Extension agents of the Department of Agriculture (DoA) and farmers from Sagaing region underwent a two-day hands-on training and participated in discussions about best practices in rice postharvest management during the 6th and 7th sessions on Postharvest management of the Training of Trainers on Implementing Farmer Field School on Integrated Crop Management for Climate Smart Rice Production in Yinmarbin Township, Myanmar. The postharvest session is part of the season long training which commenced in August through to December 2019. The session is led by the IRRI Postharvest team as part of the capacity building training of the World Bank-funded Agricultural Development Support Project in Myanmar.
To strengthen knowledge and skills of the extension and development workers of the DOA, the participants were taught about the principles of mechanized harvesting, drying, hermetic storage and how to understand rice quality. These were relayed through field discussions and hands-on exercises about using IRRI quality kit, sun drying and hermetic storage bag.
“Now I have more knowledge and learned about specific technology on rice postharvest. I will share with the farmers the knowledge I learned from the training by conducting meetings and technology demonstrations at the Integrated High Technology Demonstration Village, a twice a week extension program of the DOA,” according to Daw Yin Yin Kyae of DOA-Kani.
“I learned about the details of rice postharvest chain in this training. Farmers in our village currently use traditional methods on rice postharvest management but from what I learned, I can impart to the farmers the use of hermetic storage bags. Pest is one of the main problems of farmers in storage, but with the hermetic storage I am confident that they will be able to store seeds for a long time without affecting the quality,” said Daw Thin Thin Aye, DOA-Yinmarbin.
U Myo Shwe, an extension agent of DOA-Yinmarbin, also said, “I learned about drying technology and how to measure moisture content of grain using a device, and monitoring temperature during drying. The importance of this training for my work is having the ammunition of knowledge being a link to farmers especially on maintaining quality which is important to farmers. In this area, there are many farmers who are producing their seeds, I can be more effective in my work through this knowledge in helping farmers produce quality seeds and improve milling yield of rice so they can get more profit.”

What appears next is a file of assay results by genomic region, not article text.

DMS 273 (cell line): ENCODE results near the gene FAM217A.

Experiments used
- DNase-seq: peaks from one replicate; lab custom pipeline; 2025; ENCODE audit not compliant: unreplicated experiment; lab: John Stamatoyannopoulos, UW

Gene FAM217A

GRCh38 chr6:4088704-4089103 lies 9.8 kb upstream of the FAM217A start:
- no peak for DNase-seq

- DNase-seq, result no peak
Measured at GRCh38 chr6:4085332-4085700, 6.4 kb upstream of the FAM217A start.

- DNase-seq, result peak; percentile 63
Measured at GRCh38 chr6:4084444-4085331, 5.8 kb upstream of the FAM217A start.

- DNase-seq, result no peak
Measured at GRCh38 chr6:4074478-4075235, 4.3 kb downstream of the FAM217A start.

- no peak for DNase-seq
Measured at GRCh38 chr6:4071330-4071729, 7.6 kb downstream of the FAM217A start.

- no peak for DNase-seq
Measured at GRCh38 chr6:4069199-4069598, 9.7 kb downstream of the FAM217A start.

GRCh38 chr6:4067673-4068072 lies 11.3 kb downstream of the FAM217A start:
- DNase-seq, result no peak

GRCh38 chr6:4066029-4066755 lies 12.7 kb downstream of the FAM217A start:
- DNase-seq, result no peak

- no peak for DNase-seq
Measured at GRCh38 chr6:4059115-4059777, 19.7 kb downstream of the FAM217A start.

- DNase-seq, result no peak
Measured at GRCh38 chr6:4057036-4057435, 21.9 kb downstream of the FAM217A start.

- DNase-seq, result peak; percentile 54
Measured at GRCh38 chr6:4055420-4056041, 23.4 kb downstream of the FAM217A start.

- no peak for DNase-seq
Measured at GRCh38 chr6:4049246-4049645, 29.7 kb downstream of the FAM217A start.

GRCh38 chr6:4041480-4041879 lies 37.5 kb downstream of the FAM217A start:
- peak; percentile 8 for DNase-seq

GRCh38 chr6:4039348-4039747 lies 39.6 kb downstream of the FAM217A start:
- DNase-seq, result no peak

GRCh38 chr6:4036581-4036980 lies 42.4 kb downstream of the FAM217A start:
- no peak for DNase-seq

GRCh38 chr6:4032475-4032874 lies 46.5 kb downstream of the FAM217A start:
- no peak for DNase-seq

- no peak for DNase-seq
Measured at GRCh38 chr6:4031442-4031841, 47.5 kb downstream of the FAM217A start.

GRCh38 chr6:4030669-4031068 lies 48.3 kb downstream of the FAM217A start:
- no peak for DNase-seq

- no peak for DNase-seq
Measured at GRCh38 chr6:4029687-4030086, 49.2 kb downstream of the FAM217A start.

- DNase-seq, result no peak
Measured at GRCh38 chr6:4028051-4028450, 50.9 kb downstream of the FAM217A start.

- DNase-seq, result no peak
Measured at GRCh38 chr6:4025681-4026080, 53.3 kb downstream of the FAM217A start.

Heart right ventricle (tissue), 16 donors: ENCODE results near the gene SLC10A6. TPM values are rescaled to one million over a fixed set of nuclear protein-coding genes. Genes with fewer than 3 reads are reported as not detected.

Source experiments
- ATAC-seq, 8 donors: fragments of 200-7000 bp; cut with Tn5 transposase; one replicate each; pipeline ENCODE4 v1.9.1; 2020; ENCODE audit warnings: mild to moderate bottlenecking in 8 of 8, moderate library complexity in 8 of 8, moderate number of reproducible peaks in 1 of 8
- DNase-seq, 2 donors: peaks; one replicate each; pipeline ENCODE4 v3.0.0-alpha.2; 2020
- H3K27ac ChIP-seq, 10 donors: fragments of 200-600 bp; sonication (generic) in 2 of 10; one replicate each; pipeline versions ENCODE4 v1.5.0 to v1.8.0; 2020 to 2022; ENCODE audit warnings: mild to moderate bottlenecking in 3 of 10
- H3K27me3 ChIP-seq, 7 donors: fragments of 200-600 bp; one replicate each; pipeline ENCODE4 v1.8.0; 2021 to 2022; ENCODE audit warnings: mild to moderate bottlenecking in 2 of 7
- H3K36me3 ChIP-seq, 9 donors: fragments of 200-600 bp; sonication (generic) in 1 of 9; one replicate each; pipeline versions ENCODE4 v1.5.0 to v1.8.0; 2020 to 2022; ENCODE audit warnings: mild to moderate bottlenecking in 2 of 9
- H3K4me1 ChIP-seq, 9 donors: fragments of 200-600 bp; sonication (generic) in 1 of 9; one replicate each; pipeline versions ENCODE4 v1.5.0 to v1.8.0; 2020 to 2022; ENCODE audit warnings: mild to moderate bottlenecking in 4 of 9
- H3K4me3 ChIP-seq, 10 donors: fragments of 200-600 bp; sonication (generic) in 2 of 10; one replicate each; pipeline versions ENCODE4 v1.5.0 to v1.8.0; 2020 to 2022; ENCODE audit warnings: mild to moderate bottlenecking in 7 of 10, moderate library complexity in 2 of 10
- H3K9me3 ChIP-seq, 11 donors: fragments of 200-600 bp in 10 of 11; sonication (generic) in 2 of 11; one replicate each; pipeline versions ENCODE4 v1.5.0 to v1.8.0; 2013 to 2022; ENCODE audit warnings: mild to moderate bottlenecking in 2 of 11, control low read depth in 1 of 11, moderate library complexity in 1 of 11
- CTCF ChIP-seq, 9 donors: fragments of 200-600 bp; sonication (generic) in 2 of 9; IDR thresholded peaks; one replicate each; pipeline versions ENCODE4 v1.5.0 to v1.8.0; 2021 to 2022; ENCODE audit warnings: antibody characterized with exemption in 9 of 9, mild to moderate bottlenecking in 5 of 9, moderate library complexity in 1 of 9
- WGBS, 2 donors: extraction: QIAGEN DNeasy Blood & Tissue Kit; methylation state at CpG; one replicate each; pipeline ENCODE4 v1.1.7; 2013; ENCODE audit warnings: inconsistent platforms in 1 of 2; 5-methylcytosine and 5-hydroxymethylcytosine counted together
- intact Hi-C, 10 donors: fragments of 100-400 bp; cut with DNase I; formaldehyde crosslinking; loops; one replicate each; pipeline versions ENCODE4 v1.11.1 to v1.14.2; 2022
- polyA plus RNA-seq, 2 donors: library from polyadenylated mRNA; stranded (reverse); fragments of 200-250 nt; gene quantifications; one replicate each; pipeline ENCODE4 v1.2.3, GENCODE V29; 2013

On the second day of training, the extension agents facilitated a learning session to share what they learned on the first day. They echoed the discussions and hands-on exercises with the farmers, with each group focusing on a specific topic on rice postharvest management. Each topic was presented in a plenary followed by exercises on best practices on sun dying, hermetic storage, and understanding rice quality.
According to, Daw Khin Win Shwe, a participant from Lat Hlote Village, Yinmarbin Township, “These good field practices would allow us to harvest good grains without re-wetting them during harvest in the flooded field and avoiding damage to grains such as discoloration and fungi infestations because poor quality grains have lower price in the market which affects our income.”
Ko Aung Paing Soe, a 23-year old farmer from Nga Maung Village, Yinmarbin said that more time is needed so they can gain more experience on postharvest management. “The knowledge we gained from here will help us improve our farm practices to reduce losses during postharvest. The hermetic storage system also gave us information to reduce of chemicals such as aluminium phosphate for storage of pea and wheat,” he said.
The training, held from August to December 2019, was attended by 26 development and extension agents of the Department of Agriculture (DoA) and 15 farmers from the Sagaing region.